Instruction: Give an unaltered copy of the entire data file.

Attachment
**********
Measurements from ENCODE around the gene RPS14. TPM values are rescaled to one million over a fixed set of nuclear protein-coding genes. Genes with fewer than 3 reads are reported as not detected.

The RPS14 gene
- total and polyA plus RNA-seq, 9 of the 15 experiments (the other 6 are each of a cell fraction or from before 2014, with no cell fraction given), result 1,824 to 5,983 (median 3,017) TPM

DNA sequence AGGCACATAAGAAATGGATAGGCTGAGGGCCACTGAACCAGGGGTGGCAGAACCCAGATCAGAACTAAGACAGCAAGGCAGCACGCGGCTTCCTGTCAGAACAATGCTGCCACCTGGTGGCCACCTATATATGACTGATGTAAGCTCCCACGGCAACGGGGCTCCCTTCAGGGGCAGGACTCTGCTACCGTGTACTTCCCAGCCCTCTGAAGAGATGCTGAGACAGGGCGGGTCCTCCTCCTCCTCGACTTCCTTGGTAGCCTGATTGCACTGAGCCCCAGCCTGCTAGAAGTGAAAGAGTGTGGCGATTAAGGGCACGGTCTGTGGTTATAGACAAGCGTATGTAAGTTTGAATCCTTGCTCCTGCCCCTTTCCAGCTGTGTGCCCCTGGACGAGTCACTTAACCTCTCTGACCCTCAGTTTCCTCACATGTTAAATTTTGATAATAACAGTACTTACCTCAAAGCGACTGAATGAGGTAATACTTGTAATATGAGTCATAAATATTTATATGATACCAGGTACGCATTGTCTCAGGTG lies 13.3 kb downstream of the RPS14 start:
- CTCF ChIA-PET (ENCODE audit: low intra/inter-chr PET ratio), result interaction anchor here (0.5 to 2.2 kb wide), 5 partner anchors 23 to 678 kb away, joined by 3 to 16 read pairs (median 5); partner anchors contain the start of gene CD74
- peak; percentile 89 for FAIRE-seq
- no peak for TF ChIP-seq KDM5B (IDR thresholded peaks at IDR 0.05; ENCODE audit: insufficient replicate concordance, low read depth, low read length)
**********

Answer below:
Measurements from ENCODE around the gene RPS14. TPM values are rescaled to one million over a fixed set of nuclear protein-coding genes. Genes with fewer than 3 reads are reported as not detected.

The RPS14 gene
- total and polyA plus RNA-seq, 9 of the 15 experiments (the other 6 are each of a cell fraction or from before 2014, with no cell fraction given), result 1,824 to 5,983 (median 3,017) TPM

DNA sequence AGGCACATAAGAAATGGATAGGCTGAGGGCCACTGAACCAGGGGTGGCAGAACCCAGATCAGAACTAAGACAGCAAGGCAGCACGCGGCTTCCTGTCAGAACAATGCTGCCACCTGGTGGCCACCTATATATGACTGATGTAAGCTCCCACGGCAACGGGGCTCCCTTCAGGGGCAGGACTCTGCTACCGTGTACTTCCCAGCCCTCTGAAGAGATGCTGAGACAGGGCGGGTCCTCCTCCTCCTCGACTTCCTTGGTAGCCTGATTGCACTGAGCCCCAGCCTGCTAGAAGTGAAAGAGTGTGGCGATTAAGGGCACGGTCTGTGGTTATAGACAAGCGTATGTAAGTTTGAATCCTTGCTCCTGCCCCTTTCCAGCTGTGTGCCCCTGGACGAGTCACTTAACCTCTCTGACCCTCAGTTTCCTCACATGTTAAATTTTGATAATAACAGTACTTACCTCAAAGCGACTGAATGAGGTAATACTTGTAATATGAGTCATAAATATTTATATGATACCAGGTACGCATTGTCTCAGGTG lies 13.3 kb downstream of the RPS14 start:
- CTCF ChIA-PET (ENCODE audit: low intra/inter-chr PET ratio), result interaction anchor here (0.5 to 2.2 kb wide), 5 partner anchors 23 to 678 kb away, joined by 3 to 16 read pairs (median 5); partner anchors contain the start of gene CD74
- peak; percentile 89 for FAIRE-seq
- no peak for TF ChIP-seq KDM5B (IDR thresholded peaks at IDR 0.05; ENCODE audit: insufficient replicate concordance, low read depth, low read length)